First, lets look at the passage in an absolute, strictly literal sense. In the most literal sense the heavens and earth must be completely forgotten as if they never existed. They will never be remembered by anyone. Strictly speaking the words only say this forgetfulness applies to heaven and earth themselves and not necessarily anything that was in or happened in either, but this understanding would render the passage pretty much incomprehensible. When the Bible speaks of heaven or earth like this it is often meant as a metaphor for the object's inhabitants (Gen 6:11, 11:1, etc.), so it is reasonable to conclude, especially considering the context, that it is not just the physical heaven and earth that is intended here, but everything that occurred in them by their inhabitants as well. Thus understanding Isaiah 65:17 in the most literal sense would mean everything ever said or done by anyone anywhere would be forgotten.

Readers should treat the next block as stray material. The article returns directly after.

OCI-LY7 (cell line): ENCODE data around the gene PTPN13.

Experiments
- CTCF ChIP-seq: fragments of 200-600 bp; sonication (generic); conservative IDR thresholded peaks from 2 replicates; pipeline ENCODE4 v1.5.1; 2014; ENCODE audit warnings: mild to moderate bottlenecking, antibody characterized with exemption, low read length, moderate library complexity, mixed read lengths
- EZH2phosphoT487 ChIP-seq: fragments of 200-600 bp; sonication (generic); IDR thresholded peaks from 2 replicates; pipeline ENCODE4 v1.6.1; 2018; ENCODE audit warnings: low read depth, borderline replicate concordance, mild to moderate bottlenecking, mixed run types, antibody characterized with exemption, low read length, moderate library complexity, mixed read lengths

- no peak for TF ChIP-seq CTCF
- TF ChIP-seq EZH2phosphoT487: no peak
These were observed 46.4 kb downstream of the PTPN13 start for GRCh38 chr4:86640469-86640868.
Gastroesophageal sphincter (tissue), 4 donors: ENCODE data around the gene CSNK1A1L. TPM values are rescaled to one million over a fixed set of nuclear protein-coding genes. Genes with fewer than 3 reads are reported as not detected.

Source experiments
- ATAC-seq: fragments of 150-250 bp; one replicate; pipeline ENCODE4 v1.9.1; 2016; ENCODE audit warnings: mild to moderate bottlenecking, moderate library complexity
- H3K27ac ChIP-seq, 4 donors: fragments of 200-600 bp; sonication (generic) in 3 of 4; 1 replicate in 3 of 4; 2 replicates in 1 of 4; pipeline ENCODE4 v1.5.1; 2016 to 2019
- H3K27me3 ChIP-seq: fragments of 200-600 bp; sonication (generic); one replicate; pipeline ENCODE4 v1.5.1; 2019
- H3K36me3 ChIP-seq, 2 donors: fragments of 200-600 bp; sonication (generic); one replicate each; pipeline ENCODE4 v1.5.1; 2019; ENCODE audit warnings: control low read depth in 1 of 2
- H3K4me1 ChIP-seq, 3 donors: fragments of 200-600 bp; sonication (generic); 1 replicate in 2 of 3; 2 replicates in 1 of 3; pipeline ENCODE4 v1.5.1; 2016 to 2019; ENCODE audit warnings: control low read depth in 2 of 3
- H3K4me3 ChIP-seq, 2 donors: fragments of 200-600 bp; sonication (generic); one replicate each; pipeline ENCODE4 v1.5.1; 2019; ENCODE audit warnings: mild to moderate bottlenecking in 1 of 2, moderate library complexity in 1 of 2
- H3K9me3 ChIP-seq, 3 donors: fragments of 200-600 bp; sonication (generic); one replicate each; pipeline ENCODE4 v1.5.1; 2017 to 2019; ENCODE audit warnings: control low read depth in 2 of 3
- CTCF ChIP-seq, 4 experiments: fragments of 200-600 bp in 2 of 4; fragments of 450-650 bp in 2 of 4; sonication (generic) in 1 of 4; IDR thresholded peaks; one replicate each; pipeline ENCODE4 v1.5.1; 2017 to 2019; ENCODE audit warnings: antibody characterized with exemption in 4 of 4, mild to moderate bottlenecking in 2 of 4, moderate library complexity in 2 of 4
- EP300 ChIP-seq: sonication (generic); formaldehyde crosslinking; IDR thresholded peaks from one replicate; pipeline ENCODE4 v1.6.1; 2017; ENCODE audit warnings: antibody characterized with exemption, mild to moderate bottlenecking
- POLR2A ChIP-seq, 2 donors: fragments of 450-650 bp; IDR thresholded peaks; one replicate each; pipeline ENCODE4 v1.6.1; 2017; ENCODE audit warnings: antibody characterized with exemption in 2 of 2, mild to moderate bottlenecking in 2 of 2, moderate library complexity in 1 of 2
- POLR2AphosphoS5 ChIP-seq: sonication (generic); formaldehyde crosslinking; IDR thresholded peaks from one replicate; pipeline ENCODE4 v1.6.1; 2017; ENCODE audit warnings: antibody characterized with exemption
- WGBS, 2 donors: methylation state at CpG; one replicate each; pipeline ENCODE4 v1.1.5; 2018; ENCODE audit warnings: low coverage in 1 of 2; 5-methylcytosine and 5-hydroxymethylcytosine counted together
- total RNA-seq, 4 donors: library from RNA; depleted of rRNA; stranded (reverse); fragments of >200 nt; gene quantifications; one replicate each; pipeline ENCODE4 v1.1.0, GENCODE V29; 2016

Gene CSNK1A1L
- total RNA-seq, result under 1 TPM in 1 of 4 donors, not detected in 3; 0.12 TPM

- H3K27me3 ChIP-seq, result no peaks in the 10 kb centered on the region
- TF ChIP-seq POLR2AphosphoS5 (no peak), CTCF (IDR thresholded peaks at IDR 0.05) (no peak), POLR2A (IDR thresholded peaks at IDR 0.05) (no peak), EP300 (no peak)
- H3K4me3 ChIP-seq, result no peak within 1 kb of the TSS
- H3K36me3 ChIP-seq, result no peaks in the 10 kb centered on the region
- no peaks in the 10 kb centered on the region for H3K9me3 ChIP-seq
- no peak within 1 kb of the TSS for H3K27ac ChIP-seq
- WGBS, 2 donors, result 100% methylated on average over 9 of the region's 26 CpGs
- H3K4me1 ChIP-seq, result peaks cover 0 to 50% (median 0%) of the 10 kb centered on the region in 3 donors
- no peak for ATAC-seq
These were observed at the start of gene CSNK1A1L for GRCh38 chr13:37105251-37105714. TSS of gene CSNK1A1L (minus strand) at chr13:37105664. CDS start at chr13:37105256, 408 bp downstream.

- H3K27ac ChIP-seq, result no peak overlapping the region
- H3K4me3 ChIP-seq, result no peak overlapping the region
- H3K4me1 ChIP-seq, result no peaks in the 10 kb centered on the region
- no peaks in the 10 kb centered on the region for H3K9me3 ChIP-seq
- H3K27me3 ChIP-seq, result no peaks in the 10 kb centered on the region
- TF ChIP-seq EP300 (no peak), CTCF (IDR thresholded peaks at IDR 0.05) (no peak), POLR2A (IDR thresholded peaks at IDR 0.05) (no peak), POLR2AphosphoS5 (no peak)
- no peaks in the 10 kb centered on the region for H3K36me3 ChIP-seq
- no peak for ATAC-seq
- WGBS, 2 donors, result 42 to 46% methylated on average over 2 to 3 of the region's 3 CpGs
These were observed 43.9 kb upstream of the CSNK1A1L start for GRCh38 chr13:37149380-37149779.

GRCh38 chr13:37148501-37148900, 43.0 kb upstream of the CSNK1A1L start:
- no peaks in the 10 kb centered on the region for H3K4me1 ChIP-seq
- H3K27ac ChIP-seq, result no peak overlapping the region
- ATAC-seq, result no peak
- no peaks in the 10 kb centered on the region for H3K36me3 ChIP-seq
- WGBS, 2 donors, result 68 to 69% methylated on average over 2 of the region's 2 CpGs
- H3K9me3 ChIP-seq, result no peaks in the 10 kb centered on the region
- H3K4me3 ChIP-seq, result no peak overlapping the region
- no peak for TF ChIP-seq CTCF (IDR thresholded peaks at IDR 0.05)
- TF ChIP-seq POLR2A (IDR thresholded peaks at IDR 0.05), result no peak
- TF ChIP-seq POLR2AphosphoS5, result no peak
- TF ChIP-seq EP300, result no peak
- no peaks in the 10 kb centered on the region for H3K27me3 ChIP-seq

This would essentially render everything that happens in this life as meaningless in the long term, but the Scriptures bear witness that some things done on earth are not meaningless. Not by a long-shot.